5. Be Approachable & Interact

Don’t be socially (media) awkward. Social media is like a dance between two partners. While one may lead (post content) the partner (subscribers, followers) make it an art form for those watching wanting to be part of. To be an approachable social media manager, content should not only connect with your audience but you should prioritize interaction. A comment on your content is a gift! Simple goal, reply to everything.

This approach asks social media strategists to move away from using social media for only marketing. Look at your content to add value to your community, such celebrating others. If 50% or more of your Facebook or Twitter content is only about your program, you are doing it wrong.

6. Connect & Collaborate with other Student Social Media Strategists

shutterstock_276926147Chances are, you are not the only student on campus running a university related social media account. From a Greek organization officer, to part-time employee at the rec center, all areas of campus are attempting to use students to be the voice of social accounts. These students probably have the same questions and experiences as you.

A simple way to move in this direction is to collaborate with other students on campus; to provide additional support to their own social media efforts. Simple RT’s and shares are great ways to spread the campus love. Build upon these collaborative efforts for future intentional strategies in the future.  

7. Re-imagine Existing Content

The fantastic part about the Internet is the viral nature of popular content – that can be easily found, shared, remixed and referred to such as YouTube videos, memes and lists.  If, for example, you are managing a first year experience Facebook page – what are the common experiences for freshman students from July to May? What were the popular cartoons and fashion trends as kids ten years ago that could be found in a trending video or meme?

Note on this skill: use discretion and maybe even seek out approval for content that may toe the edge of appropriate. Just because you think a photo from Tumblr is hilarious, doesn’t mean it is the right fit for the accounts you manage. Same thing with content that relates back to political or controversial views that wouldn’t align with the university.  Finally, consider copyright. Always always always properly credit where content was shared from/by. Do not ever claim content as your own unless you really did created it.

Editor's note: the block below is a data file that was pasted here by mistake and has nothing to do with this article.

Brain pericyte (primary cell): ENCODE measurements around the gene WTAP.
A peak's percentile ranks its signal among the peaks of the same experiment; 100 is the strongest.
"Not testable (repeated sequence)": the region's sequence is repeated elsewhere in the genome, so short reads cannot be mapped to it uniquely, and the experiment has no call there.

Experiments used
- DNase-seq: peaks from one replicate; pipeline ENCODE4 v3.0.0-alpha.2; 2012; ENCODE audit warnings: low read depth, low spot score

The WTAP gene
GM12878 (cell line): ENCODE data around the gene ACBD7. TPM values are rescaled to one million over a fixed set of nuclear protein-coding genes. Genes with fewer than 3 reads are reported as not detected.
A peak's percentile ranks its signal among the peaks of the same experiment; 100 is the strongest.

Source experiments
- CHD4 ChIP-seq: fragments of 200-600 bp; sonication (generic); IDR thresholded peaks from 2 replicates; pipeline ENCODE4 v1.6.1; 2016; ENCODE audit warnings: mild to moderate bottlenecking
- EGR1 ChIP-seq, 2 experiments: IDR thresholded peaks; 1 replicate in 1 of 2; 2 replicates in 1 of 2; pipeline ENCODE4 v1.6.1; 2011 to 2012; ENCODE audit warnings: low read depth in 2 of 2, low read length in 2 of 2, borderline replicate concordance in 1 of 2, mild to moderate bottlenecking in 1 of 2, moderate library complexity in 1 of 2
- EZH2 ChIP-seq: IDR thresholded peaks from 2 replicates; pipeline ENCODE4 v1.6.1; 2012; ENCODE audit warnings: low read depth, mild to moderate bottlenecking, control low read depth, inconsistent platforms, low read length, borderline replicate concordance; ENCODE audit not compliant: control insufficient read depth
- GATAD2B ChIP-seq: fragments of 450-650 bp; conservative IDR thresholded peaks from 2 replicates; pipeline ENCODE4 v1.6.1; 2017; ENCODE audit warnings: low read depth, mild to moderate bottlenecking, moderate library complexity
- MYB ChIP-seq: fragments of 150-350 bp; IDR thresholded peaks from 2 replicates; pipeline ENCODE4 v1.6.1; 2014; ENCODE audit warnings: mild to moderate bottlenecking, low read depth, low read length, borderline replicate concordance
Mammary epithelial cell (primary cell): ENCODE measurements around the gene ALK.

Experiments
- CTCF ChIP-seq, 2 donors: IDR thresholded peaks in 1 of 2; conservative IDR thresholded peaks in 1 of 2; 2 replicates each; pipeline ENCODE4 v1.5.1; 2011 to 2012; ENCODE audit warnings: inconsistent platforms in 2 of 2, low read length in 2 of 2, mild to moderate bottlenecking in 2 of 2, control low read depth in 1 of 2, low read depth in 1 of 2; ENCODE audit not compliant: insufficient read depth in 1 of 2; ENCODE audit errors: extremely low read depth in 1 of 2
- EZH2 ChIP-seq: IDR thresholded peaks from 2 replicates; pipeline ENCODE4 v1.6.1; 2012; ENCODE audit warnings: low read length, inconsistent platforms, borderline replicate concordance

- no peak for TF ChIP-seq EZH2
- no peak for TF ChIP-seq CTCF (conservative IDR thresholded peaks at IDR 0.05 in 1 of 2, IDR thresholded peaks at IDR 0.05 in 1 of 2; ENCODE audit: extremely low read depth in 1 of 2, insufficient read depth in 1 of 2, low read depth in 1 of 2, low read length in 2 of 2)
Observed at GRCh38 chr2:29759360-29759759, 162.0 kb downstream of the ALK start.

8. Go Live & other in-the-Moment Methods

This skill has two parts. First, is staying attuned to trends within social media, as well as carving out the time to make them happen.

The latest social media applications have a common component – live content. The success of Periscope, Meerkat, and SnapChat shows youth are drawn to these applications because of  the instant access to realtime content.  The likelihood that your campus is active on even one of these is low. As a student social media strategist (already mastering the skills above) I want you to start thinking about how you can capture live content. From campus concerts, featured lectures, move-in and on and on. Be the voice for what social media applications students are actually using, and why.

28230565_mlThe challenge – you are only one person who also is trying to be a student! You may not be able to share live content every week. Maybe part of your live strategy is simple: Periscope you in the office answering questions or giving an office/campus tour. You can also build this skill into more common platforms, like Twitter, Instagram and Facebook. Get pictures up on Facebook from a function within 24 hours. Live Tweet at your events. Post on Instagram immediately.

9. Recover from Hiccups

You are going to have a hiccup. Either your phone will die when live-Tweeting or streaming an event, or a post will have the wrong date/time, or someone will be offended by a picture, etc. You need to have a plan for problems. From having a phone charger/extra battery to strategic plan for responding (or not respond) to outside news agencies.

shutterstock_103782935Work with your supervisor on coming up with the advanced scenarios, including who should be called after hours, whether a post will be deleted, who manages the accounts on the weekends, and so on.

Know you are not alone. Seriously. Google your scenario and there will be other stories. Learn from them and be open to share you own, especially with other student social media strategists on campus. This experience will be a perfect job interview answer to, “Describe how you have recovered from a mistakes on the job.” Learn from it, improve from it, and be better from it.

10. Show the Impact

Even if your boss or advisor doesn’t ask for it, provide consistent updates and measurable outcomes of what you are up to online. Set goals and track progress. The most basic is an Excel spreadsheet that tracks weekly posts, responses and shares.

shutterstock_92765635However most social tools spoon-feed you with analytics pulled from likes, favorites, shares, follows, etc.  Use this to tell your story and why positions like you are important to the university.  Ask if you can share these statistics not only with your supervisor/advisor (both stats and quotes), but also with others on campus, such as the Dean of Students or Student Body President. This will provide additional skills in program evaluation and documentation generation.

11. Student Personalities Matter